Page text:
Core Clock: 720MHz Memory Clock: 1,800MHz Warranty: Two years (parts and labour)
With the release of AMD's RV670 GPU, the company made some big steps forward in the graphics card market, as the chip corrected many of the problems with the Radeon HD 2900 XT. At the time of launch, we looked at the Radeon HD 3870 and were hugely impressed with the improvements made—and also the price that AMD's partners managed to hit with the card.
AMD also introduced the Radeon HD 3850 at an even lower price point than the HD 3870, but we were unable to get our review of that card out in good time for a number of reasons.
Our initial GeForce 8800 GT and Radeon HD 3870 reviews were done with a bunch of tests that were originally designed for a DirectX 10 performance update that was later canned and most of the tests included in those reviews were designed to work best on graphics cards with at least 512MB of on-board memory. The first batch of Radeon HD 3850 cards that arrived in our offices direct from AMD featured just 256MB of memory – this would've made it hard to show off the card's capabilities when all that we would have been doing was over-saturating the memory that's available.
The last thing it would have represented is a 'real-world' scenario, which would have made it hard (almost irresponsible) to come to any conclusions based on that testing. We decided that the best course of action was to re-architect our testing scenarios for the Radeon HD 3850 to represent something that's more in-line with the mid-range price point that this card hits. This happened in amongst the various other product launches, the Christmas break and of course the jaunt to Las Vegas for the Consumer Electronics Show in January – it's why you're seeing this a little later than I would have hoped this to be.
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During that time, PowerColor's Radeon HD 3850 Xtreme PCS 512MB arrived in our office—the card we're looking at here today. It made sense to combine our Radeon HD 3850 reference card coverage with a review of this particular card, because there are a whole host of differences between the two that go far and above the different memory sizes. We've also ran Nvidia's reaction to the Radeon HD 3850—the GeForce 8800 GS—through our selection of game tests to find out where the best value for money currently lies.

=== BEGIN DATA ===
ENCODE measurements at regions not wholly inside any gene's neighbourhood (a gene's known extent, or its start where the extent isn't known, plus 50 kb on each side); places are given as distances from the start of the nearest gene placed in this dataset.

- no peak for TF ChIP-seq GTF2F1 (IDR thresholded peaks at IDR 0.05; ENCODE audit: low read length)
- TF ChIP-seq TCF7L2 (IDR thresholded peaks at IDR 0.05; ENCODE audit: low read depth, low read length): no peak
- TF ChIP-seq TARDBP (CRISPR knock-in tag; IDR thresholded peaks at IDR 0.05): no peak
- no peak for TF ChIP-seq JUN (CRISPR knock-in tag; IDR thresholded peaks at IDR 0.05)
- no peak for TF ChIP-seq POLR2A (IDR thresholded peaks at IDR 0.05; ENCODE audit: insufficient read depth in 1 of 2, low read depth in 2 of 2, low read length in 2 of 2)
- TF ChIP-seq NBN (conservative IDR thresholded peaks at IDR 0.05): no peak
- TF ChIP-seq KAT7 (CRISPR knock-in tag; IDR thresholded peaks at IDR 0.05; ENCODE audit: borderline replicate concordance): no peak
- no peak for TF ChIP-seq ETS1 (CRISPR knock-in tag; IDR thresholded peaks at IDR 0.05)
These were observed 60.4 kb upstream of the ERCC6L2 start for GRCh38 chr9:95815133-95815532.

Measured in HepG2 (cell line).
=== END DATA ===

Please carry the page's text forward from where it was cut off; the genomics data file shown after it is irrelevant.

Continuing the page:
Without further ado, let's have a look at the various bits of hardware we're covering today...
PowerColor HD 3850 Xtreme 512MB – box and bundle
Being a fairly modestly-priced piece of kit, we weren't expecting a great deal in the PowerColor Radeon HD 3850 Xtreme's bundle and that's just about what we got. There's the obligatory driver CD (not pictured), a quick start guide, a molex to six-pin PCI-Express power connector, a DVI to VGA adapter, a CrossFire bridge, a component cable, a composite cable and a composite extension cable.
Because the card comes with a native HDMI connector, there is no need for a second DVI-to-VGA converter, but what we would have liked to see is an HDMI-to-DVI converter, so that users could run dual DVI monitors. I know that HDMI is making moves into 22 inch widescreen monitors these days, but that doesn't help someone that bought two DVI monitors a few years ago.
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The box makes it clear that this Radeon HD 3850 has 512MB of GDDR3 memory and that PowerColor has used a Zerotherm-optimised cooling solution which is dubbed "Professional Cooling System." Interestingly, there's no mention of the fact the card supports HDMI on the front—that's something I was surprised about—and, what's more, there's no information to suggest that there is only one DVI connector on the card until you open the box.
Instead, PowerColor has just used what looks to be the standard marketing material from AMD, with one of the key features being "Built-In HDMI with 5.1 Surround Sound." The words underneath this heading indicate that HDMI isn't native and instead uses an adapter. "The ATI Radeon™ HD 3800 Series GPU has a [sic] built in HDMI with HD audio support for single HDTV connectivity. This unique feature is enabled with an intelligent DVI to HDMI adapter; no internal SPDIF or other audio cabling is required," it says.